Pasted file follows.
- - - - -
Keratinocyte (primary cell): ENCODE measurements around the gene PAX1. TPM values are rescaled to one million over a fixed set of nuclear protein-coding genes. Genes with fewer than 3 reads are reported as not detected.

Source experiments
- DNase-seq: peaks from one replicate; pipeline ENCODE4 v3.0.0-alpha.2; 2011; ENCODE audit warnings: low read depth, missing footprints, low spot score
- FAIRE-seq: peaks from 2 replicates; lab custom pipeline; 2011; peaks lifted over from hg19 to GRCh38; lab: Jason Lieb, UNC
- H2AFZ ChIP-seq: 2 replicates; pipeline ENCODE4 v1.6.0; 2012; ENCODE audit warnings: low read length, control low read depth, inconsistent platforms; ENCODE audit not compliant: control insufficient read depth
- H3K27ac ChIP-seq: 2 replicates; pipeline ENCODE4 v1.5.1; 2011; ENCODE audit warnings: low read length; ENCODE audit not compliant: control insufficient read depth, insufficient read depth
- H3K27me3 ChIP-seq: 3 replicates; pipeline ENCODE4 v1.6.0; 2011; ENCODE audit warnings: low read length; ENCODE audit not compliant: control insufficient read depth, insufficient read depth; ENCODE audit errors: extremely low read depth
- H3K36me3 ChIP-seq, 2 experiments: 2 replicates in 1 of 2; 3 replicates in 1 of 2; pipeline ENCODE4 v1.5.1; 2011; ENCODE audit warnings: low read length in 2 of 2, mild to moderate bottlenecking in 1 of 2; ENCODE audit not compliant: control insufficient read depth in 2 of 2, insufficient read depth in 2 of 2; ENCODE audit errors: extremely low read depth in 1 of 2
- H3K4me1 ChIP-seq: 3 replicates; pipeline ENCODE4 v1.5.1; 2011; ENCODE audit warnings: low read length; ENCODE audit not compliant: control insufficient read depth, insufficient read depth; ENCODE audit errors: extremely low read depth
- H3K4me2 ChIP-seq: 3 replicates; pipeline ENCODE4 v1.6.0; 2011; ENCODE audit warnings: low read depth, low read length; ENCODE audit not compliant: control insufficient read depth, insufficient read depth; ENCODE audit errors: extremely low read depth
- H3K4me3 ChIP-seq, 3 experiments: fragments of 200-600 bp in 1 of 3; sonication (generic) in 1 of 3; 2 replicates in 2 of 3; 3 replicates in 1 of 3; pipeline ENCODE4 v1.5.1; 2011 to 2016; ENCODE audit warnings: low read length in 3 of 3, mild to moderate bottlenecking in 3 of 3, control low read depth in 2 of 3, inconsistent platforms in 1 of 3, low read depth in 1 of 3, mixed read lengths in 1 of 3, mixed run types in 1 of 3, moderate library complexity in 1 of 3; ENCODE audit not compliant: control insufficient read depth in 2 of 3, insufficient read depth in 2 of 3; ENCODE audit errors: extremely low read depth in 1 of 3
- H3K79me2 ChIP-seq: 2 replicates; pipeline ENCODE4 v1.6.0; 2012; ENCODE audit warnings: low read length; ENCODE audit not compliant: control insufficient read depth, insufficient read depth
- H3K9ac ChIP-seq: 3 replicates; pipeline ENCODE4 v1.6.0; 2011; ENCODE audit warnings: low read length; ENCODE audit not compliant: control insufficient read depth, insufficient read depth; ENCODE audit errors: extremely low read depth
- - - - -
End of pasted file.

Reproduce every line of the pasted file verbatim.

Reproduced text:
Keratinocyte (primary cell): ENCODE measurements around the gene PAX1. TPM values are rescaled to one million over a fixed set of nuclear protein-coding genes. Genes with fewer than 3 reads are reported as not detected.

Source experiments
- DNase-seq: peaks from one replicate; pipeline ENCODE4 v3.0.0-alpha.2; 2011; ENCODE audit warnings: low read depth, missing footprints, low spot score
- FAIRE-seq: peaks from 2 replicates; lab custom pipeline; 2011; peaks lifted over from hg19 to GRCh38; lab: Jason Lieb, UNC
- H2AFZ ChIP-seq: 2 replicates; pipeline ENCODE4 v1.6.0; 2012; ENCODE audit warnings: low read length, control low read depth, inconsistent platforms; ENCODE audit not compliant: control insufficient read depth
- H3K27ac ChIP-seq: 2 replicates; pipeline ENCODE4 v1.5.1; 2011; ENCODE audit warnings: low read length; ENCODE audit not compliant: control insufficient read depth, insufficient read depth
- H3K27me3 ChIP-seq: 3 replicates; pipeline ENCODE4 v1.6.0; 2011; ENCODE audit warnings: low read length; ENCODE audit not compliant: control insufficient read depth, insufficient read depth; ENCODE audit errors: extremely low read depth
- H3K36me3 ChIP-seq, 2 experiments: 2 replicates in 1 of 2; 3 replicates in 1 of 2; pipeline ENCODE4 v1.5.1; 2011; ENCODE audit warnings: low read length in 2 of 2, mild to moderate bottlenecking in 1 of 2; ENCODE audit not compliant: control insufficient read depth in 2 of 2, insufficient read depth in 2 of 2; ENCODE audit errors: extremely low read depth in 1 of 2
- H3K4me1 ChIP-seq: 3 replicates; pipeline ENCODE4 v1.5.1; 2011; ENCODE audit warnings: low read length; ENCODE audit not compliant: control insufficient read depth, insufficient read depth; ENCODE audit errors: extremely low read depth
- H3K4me2 ChIP-seq: 3 replicates; pipeline ENCODE4 v1.6.0; 2011; ENCODE audit warnings: low read depth, low read length; ENCODE audit not compliant: control insufficient read depth, insufficient read depth; ENCODE audit errors: extremely low read depth
- H3K4me3 ChIP-seq, 3 experiments: fragments of 200-600 bp in 1 of 3; sonication (generic) in 1 of 3; 2 replicates in 2 of 3; 3 replicates in 1 of 3; pipeline ENCODE4 v1.5.1; 2011 to 2016; ENCODE audit warnings: low read length in 3 of 3, mild to moderate bottlenecking in 3 of 3, control low read depth in 2 of 3, inconsistent platforms in 1 of 3, low read depth in 1 of 3, mixed read lengths in 1 of 3, mixed run types in 1 of 3, moderate library complexity in 1 of 3; ENCODE audit not compliant: control insufficient read depth in 2 of 3, insufficient read depth in 2 of 3; ENCODE audit errors: extremely low read depth in 1 of 3
- H3K79me2 ChIP-seq: 2 replicates; pipeline ENCODE4 v1.6.0; 2012; ENCODE audit warnings: low read length; ENCODE audit not compliant: control insufficient read depth, insufficient read depth
- H3K9ac ChIP-seq: 3 replicates; pipeline ENCODE4 v1.6.0; 2011; ENCODE audit warnings: low read length; ENCODE audit not compliant: control insufficient read depth, insufficient read depth; ENCODE audit errors: extremely low read depth